Tuesday, November 24, 2015

Pinterest Projects I Actually Completed: Cheap and Easy Holiday Frame

Well, Howdy!  I may need to introduce myself because it's been, I don't know...AGES, since I've written anything.  Life's been good, but life's been busy and the only time I have to write is in the late evening.  By that time, my brain is mush and anything I wrote wouldn't be very coherent (although it might be quite entertaining.)

Anyway, this Saturday Lil' Sis and I actually found ourselves with a free schedule and no boys in the house.  My suggestion that we spend the day in our jammies, binge-watching Once Upon A Time was met with:

via Giphy

So, I put my super suit on, and we headed out to single-handedly boost the local economy.  Several stores and one taco lunch later, I finally wore her down in Hobby Lobby when she asked if we could "Please go home?"  Light Weight.  You are no match for your mother.  Remember that always.

So, while she recuperated, I decided to get crafty and make a little frame for the kitchen counter.  I bought this little wooden frame in the $1 bins at Michael's a long time ago and had just never done anything with it.  I found some cute scrapbook paper at HL and went to town.

  • Lay the paper, pattern size down on a flat surface.  and then center the frame, on it.

  • Realize you will need something to adhere said paper to said frame.  
  • Realize you did not purchase said adherent.
  • Use your vast experience doing crafts with pre-schoolers at Sunday School and go on the hunt for Elmer's Glue.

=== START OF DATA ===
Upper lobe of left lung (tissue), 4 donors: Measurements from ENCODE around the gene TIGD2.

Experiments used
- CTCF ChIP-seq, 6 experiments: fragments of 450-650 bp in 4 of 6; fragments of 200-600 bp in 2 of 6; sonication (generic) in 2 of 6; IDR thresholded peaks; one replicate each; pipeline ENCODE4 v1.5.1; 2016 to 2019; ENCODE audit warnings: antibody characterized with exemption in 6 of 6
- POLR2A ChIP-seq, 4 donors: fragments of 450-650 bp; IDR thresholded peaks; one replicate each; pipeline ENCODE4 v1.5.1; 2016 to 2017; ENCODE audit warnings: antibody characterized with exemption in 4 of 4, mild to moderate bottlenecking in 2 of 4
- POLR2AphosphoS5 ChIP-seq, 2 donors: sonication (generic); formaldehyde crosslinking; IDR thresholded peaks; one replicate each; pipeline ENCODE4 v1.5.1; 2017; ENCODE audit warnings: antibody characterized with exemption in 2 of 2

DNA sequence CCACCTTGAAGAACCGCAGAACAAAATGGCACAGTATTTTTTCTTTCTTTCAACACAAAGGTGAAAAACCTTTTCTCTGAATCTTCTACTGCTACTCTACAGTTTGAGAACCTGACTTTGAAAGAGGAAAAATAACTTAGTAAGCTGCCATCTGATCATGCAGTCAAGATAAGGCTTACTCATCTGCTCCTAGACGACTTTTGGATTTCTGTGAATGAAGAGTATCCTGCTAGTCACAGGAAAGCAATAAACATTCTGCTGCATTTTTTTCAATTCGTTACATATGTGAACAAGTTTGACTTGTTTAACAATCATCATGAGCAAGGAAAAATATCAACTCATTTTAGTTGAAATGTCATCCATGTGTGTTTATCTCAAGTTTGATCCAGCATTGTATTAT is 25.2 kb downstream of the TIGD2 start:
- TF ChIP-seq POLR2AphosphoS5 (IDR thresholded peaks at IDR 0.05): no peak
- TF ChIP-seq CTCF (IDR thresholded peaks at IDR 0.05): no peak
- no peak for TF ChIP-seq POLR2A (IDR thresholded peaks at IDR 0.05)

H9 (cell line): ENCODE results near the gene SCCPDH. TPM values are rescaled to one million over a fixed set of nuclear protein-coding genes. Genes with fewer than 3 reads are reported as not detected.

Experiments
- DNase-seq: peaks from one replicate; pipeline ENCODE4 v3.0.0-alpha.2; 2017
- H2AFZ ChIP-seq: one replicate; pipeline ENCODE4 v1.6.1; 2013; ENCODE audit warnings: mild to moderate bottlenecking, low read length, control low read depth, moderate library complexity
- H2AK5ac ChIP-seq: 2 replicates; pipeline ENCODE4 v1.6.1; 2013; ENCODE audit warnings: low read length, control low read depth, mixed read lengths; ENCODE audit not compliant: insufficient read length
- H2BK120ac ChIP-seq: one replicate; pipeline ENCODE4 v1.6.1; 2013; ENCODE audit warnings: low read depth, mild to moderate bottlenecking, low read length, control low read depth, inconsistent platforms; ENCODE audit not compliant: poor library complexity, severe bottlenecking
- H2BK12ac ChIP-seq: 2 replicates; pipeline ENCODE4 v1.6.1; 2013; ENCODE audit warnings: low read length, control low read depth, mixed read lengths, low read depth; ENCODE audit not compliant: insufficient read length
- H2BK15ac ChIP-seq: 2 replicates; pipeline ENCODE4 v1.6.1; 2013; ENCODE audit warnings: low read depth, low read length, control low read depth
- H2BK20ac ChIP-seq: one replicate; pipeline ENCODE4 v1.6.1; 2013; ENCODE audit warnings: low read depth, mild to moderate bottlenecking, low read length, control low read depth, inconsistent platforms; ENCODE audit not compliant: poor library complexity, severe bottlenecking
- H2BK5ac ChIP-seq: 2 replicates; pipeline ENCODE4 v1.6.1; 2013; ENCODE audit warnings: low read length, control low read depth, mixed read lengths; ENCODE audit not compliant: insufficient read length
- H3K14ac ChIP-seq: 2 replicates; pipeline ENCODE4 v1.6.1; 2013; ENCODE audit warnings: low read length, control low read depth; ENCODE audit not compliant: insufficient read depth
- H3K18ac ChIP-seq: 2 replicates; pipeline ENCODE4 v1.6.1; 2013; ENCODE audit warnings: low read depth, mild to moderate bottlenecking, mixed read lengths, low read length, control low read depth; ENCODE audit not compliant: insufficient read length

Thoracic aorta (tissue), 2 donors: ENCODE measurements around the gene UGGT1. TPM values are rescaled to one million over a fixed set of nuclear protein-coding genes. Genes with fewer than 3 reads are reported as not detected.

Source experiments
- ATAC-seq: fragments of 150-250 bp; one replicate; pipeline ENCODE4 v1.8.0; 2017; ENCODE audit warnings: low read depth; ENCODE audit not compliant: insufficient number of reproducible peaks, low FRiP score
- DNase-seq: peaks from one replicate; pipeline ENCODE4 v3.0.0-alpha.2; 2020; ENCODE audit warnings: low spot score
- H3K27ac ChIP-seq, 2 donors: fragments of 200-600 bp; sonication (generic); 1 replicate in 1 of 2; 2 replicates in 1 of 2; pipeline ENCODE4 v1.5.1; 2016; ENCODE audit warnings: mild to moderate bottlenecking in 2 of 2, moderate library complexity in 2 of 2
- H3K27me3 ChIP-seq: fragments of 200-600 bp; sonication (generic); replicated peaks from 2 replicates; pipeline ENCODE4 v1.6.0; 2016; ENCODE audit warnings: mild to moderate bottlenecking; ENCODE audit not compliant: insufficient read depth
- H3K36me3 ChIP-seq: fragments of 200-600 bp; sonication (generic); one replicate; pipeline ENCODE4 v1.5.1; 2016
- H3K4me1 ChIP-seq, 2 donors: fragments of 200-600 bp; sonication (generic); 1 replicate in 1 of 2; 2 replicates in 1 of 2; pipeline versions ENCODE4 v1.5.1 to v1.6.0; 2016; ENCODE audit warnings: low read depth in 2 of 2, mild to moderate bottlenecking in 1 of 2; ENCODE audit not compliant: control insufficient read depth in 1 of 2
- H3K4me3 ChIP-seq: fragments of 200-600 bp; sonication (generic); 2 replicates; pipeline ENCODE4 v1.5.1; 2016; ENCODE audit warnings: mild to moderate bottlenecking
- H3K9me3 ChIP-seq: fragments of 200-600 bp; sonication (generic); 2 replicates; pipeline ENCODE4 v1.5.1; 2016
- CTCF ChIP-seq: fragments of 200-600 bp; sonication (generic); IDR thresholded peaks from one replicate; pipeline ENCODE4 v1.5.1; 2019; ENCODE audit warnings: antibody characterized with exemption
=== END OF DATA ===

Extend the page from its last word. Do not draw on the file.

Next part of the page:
• Realize that at some point your children stopped using Elmer's Glue and only use glue sticks.  Not the same.
  • Miraculously find an old bottle of craft glue in the back of the cabinet.  Do happy dance.

  • Mix glue with water in a small container until it's a thin consistency.  But not too thin.  
  • Realize it's a very good thing your family is not dependent on your income as a DIY blogger.
  • Brush thin-ish glue/water to front of frame.  
  • Place it glue side down to the back of the scrapbook paper.
  • Try to fold the paper back over the frame in some kind of ninja-gift wrapping move.
  • Fail miserably and tear the wet paper.
  • Be extremely thankful that you know yourself well enough to have bought a second piece of scrapbook paper.
  • Scrape off wet, glue-y paper from frame.
  • Try again.

  • Remark to yourself that you like the second pattern better.
  • Remember that you didn't want to fold the paper over the back of the frame.
  • Cut the paper to just slightly bigger than the dimensions of the front of the frame.
  • Brush glue onto frame and place the paper on it.  
  • Smooth the paper over, very carefully, so it doesn't tear again.
  • Brush another coat of the glue on top of the paper and smooth again.
  • WAIT until it's dry.  (I capitalized that because this is the point where I usually mess up an otherwise easy craft because I have no patience.

  • Once it's dry, cut lines from the middle of the "hole" in the frame to the four corners.  Once you have four triangles, you can decide how you want to proceed.  I put double sided tape on the paper, just where it would fold over the opening and then cut off the excess.  You could just fold them in and tape the triangles to the back side of the frame.  Totally up to you how fancy you want to get.

  • I used an emery board in lieu of sandpaper to sand off the excess paper around the rounded edges of the frame. It worked beautifully and didn't tear the paper.  
  • I didn't want to leave the raw wood on the edge of the frame, but I didn't want to mess with stain, either.  I chose a brown water-based marker and "colored" the frame edge.  

  • I took a wet paper towel and wiped off the excess "stain" off the wood.  Then I took the stained paper towel and wiped it over the paper front to give it an aged look.